In the "Dog as Hero" gallery we see dogs performing acts of gallantry. Here are the dogs of war in all too many wars: Crimea, Afghanistan, Vietnam, Sarajevo, and two World Wars. The Civil War. And here is the World Trade Center, September 15, 2001, a dog in rescue gear, preparing to descend into the rubble.
For art and composition, see the beautifully complex Mexico, an exquisite graveyard scene photographed in 1980 at night by Brazilian artist Sebastiao Salgado. In this scene, an old sheep dog is the chief mourner.
Another winner is Scanno by Mario Giacomelli. This understated, almost high contrast, 1957 gelatin silver print of a black dog in a narrow European street is a classic.
The popular Keith Carter is represented with Catahoula, a beautiful photo of two blonde dogs who seem to be communicating with each other. Carter will speak at the Museum on the "Heaven of Animals," November 3 at 2 pm.
Here is Ellen Graham's Andy Warhol, The Factory, with Stuffed Dog Belonging to Cecil B. DeMille, 1974. So very Warhol, just when Andy is now a 37 cent U.S. stamp!
See James Dean with a sheep dog in James Dean, Fairmount, Indiana, 1955; and there is Joan Collins posing on a luxuriously pink bed with a luxuriously pink poodle.
The Tip of the Tale
As usual, before leaving the show, I rushed back for a second glimpse at a photo I'd looked at too quickly.
Dog Lover, New York City is a large colored (chromogenicolor) print shot by Donna Ferrato in 1985. The picture has minimal background, a graffitied punk rock wall. Against the while scrawls on black, two kind-of-young guys sit on chairs propped against the wall. A large white bulldog - well, a powerful short-haired dog, is licking one guys face.
One of the guys has a lot of tattoos. One of the guys doesn't. One of the guys has a lot of dark hair. The other guy has a shaved head. In 2002, it remains a lively Now photo.
Gregg Dodd, Short North resident and Public Information Officer for the Ohio Arts Council was looking at the same photo.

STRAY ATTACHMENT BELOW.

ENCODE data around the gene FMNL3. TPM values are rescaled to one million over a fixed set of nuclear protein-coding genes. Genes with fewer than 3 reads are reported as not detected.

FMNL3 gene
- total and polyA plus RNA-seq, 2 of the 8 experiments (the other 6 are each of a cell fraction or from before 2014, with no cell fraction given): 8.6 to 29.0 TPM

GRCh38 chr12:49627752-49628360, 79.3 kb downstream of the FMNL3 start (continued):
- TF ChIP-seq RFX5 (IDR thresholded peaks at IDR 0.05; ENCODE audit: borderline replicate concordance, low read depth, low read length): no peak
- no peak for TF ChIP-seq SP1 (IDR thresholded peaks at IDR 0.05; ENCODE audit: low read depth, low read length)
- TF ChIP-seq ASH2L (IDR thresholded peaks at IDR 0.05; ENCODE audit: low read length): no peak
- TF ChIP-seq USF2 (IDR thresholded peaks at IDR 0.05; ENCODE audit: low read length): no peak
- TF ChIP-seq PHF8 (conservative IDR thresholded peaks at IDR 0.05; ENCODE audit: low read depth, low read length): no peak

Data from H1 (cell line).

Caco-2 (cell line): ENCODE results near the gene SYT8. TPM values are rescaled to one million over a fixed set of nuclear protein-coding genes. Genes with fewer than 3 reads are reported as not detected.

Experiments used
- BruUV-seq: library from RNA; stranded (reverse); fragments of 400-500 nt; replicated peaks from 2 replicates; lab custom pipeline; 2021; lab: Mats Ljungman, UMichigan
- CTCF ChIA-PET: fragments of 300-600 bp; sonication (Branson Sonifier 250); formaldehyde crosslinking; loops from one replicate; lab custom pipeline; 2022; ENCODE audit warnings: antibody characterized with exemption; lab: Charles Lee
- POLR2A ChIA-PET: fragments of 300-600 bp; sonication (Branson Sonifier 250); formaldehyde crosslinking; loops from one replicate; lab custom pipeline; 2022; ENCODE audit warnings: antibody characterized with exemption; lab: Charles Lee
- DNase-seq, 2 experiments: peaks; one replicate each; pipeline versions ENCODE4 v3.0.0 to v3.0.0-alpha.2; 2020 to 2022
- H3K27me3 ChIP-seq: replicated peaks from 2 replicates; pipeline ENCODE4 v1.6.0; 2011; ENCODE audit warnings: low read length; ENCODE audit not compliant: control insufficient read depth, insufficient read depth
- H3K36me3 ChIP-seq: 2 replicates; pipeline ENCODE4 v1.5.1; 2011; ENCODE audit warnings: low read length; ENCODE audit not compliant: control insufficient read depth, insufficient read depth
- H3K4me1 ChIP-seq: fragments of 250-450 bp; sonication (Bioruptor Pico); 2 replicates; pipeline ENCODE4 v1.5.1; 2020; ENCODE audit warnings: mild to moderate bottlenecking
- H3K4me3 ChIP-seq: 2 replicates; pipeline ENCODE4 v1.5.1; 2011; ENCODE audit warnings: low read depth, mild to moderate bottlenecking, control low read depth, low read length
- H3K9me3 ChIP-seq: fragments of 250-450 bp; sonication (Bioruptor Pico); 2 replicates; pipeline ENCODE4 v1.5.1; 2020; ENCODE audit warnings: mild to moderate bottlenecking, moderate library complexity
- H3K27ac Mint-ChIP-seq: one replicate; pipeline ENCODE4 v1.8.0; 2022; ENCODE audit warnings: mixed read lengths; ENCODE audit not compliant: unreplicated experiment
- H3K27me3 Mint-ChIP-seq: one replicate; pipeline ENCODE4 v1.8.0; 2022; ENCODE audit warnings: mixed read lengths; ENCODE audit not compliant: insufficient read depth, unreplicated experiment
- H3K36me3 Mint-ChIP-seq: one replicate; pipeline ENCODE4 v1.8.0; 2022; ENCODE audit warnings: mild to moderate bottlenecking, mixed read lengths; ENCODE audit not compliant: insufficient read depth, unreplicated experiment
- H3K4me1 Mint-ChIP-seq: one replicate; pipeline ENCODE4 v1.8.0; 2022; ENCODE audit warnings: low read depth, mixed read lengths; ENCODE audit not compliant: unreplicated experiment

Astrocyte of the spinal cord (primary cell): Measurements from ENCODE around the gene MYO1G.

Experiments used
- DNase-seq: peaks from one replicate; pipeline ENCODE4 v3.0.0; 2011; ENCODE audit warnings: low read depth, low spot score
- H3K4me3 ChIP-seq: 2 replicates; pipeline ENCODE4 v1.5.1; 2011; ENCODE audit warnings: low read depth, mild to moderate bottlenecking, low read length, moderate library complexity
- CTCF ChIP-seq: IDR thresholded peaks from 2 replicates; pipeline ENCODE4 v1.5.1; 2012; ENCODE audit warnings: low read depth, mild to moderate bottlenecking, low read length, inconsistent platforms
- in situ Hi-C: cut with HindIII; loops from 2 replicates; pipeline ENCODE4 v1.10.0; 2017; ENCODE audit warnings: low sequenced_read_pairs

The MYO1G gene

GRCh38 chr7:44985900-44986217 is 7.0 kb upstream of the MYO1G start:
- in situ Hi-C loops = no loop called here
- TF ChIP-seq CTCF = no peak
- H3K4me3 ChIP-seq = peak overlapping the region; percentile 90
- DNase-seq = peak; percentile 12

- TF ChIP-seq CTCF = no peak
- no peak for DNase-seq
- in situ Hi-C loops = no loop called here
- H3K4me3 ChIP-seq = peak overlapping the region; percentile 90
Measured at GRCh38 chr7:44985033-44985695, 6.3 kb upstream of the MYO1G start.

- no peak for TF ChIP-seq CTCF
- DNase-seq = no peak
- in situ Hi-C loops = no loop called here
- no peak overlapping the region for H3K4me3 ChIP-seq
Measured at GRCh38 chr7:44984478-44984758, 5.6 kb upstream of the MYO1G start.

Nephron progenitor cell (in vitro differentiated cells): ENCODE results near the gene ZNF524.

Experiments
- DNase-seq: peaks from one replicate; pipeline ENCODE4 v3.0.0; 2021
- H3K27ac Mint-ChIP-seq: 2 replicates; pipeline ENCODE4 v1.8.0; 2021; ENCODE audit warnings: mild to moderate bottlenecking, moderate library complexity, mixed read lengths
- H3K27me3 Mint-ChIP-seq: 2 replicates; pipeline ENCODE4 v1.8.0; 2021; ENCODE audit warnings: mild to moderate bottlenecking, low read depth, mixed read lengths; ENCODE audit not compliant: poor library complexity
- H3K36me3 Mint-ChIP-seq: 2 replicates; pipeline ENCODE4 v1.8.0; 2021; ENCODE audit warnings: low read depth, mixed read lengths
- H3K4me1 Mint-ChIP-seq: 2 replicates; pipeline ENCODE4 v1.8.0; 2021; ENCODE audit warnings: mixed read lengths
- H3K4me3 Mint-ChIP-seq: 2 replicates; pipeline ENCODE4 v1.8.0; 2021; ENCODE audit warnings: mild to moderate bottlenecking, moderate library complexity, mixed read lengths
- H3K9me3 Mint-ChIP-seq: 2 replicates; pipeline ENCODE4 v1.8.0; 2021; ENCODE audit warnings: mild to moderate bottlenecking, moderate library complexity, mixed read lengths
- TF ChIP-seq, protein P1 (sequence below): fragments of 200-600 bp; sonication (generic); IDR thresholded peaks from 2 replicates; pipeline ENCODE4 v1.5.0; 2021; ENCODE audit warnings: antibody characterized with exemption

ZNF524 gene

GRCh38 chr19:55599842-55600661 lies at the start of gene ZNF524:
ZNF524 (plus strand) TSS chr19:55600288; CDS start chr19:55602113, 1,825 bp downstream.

"Look," he said. "Two people, they never knew each other, probably never met before, here on the street they're talking, speaking to each other kindly, because this friendly dog has wandered by."
"Look around," I said. "The world needs more compassion. The animals are doing a better job than we are."
"Yes," Dodd added. "Unconditional love. That's what the dogs give us. Unconditional love. There, that's your title."
Sounded like a good idea. It's a wonderful exhibit and, believe me, there's more than one dog waiting there for you. p
"A Thousand Hounds" will be at the Columbus Art Museum thru January 5.
It is being presented in partnership with Ohio Wesleyan University, and Hound photographs will also show there in the new Richard M. Ross Art Museum thru December 20, 2002. Call 614-221-4848 or visit www.columbusmuseum.org
"A Thousand Hounds: A Walk With the Dogs Through the History of Photography," organized by the Cygnet Foundation, will be at the Columbus Museum of Art through January 5, 2003. Hours are 10 am - 5:30 pm Tuesday - Sunday, and till 8:30 pm on Thursday. Admission is $6 for adults, $4 for sseniors and students, and free for kids 5 and under. Additional works will be on display at Ohio Wesleyan University's Richard M. Ross Art Museum till December 20, 2002.
November 2002 Cover Story